Electromagnetic Flow Meters are based on FARADAY'S LAW OF INDUCTION. These meters are also called as Magflow or Electromagnetic Flowmeters. A magnetic field is applied to the metering tube, which results in a potential difference proportional to the flow velocity perpendicular to the flux lines. The physical principle at work is electromagnetic induction and mathematically defined as E=k*B*D*V.
The induced voltage (E) is directly proportional to the velocity (V) of the fluid moving through the magnetic field (B). The induced voltage is carried to the transmitter through the electrode circuit. The transmitter then converts this voltage into a quantifiable flow velocity. The volumetric flow rate of the fluid is calculated using this known velocity along with the area of the pipe.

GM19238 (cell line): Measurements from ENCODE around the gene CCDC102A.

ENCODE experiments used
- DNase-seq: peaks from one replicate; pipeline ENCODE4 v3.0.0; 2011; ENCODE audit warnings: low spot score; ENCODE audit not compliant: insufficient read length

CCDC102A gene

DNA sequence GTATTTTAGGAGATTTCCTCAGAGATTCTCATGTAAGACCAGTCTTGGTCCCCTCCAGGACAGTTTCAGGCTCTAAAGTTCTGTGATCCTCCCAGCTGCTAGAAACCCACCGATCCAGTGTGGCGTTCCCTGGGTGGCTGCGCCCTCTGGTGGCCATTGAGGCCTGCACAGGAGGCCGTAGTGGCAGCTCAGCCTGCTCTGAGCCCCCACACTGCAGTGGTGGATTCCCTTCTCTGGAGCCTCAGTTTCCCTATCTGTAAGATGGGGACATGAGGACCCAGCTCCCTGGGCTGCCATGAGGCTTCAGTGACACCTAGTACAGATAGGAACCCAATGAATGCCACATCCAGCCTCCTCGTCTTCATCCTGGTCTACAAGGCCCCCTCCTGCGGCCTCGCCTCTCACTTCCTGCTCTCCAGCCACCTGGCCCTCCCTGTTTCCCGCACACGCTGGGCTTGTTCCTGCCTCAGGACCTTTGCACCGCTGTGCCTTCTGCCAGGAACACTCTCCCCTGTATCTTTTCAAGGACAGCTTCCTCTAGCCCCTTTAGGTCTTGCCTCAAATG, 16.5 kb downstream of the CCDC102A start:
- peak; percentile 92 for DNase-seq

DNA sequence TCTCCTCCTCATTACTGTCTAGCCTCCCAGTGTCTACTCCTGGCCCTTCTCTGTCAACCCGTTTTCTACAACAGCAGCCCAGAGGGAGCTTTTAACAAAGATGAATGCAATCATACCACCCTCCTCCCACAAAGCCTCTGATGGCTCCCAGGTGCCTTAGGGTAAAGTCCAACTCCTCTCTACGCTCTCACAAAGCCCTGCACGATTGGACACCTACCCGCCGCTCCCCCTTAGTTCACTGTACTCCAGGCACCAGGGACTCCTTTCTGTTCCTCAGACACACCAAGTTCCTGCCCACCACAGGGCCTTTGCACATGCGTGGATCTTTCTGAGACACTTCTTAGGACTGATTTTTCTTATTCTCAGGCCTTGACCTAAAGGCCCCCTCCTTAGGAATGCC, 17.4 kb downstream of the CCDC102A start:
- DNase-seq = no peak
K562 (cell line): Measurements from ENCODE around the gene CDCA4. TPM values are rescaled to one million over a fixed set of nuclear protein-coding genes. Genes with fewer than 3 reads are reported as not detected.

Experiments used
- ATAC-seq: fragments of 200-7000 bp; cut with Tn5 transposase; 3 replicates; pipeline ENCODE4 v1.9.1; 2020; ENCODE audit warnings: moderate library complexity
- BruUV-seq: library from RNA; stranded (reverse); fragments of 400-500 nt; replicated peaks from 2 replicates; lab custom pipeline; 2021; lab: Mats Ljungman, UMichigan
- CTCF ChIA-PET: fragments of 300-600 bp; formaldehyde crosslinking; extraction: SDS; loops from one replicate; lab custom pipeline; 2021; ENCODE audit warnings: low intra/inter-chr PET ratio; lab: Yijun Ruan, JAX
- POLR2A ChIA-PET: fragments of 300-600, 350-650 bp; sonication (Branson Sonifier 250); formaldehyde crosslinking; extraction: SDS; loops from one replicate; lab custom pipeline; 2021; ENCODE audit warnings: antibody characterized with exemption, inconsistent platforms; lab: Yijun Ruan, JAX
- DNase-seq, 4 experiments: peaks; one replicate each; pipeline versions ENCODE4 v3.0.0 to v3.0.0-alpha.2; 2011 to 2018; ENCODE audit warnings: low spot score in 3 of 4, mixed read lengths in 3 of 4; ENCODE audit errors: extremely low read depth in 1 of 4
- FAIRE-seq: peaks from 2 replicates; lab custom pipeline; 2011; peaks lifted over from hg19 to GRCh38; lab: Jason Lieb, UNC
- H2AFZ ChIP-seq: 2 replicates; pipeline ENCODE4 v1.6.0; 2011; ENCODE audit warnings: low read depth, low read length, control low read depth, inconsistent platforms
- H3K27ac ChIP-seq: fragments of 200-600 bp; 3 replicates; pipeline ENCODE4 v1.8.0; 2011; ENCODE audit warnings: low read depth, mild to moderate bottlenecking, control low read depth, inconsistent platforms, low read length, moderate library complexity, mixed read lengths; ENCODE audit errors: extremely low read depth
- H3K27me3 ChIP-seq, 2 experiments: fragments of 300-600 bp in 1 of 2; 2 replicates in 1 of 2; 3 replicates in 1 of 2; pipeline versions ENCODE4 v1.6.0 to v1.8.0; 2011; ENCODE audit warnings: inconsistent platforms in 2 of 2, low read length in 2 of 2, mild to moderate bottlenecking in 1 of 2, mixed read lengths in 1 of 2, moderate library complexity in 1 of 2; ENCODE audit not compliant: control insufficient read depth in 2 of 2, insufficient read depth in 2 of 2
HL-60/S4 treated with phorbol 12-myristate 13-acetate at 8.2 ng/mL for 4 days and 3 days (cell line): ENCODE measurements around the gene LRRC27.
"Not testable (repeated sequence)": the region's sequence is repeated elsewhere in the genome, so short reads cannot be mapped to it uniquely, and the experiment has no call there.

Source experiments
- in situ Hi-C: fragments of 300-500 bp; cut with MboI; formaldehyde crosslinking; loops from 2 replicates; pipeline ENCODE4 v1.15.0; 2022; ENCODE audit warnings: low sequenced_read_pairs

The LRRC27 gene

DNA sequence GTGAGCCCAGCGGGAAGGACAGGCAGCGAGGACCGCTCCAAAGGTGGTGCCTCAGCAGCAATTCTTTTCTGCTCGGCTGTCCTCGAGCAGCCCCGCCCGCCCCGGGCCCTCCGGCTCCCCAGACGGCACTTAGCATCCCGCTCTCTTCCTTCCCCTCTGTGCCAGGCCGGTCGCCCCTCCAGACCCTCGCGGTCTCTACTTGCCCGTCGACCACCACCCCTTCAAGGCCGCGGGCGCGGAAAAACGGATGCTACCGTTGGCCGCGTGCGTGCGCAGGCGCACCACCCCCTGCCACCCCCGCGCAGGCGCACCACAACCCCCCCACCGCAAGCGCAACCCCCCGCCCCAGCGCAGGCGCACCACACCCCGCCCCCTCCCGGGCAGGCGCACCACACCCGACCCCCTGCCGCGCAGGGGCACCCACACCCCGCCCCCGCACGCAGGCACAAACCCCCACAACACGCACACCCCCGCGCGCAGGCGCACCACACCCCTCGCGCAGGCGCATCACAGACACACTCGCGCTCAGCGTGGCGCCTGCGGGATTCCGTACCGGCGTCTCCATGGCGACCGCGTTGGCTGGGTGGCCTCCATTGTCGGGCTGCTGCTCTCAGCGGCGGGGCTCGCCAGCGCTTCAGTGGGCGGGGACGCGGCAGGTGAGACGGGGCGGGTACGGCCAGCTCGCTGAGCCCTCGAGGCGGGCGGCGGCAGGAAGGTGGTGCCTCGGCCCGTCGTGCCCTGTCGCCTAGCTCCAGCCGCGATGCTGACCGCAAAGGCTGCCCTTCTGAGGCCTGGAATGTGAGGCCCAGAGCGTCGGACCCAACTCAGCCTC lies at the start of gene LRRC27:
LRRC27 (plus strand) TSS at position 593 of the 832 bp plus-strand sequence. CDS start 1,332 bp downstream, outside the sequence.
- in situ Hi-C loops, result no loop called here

When a flowmeter is installed and activated, its operations begin with a pair of charged magnetic coils. As energy passes through the coils, they produce a magnetic field that remains perpendicular to both the conductive fluid being measured and the axis of the electrodes taking measurements. The fluid moves along the longitudinal axis of the flowmeter, making any generated induced voltage perpendicular to the field and the fluid velocity. An increase in the flow rate of the conductive fluid will create a proportionate increase the voltage level.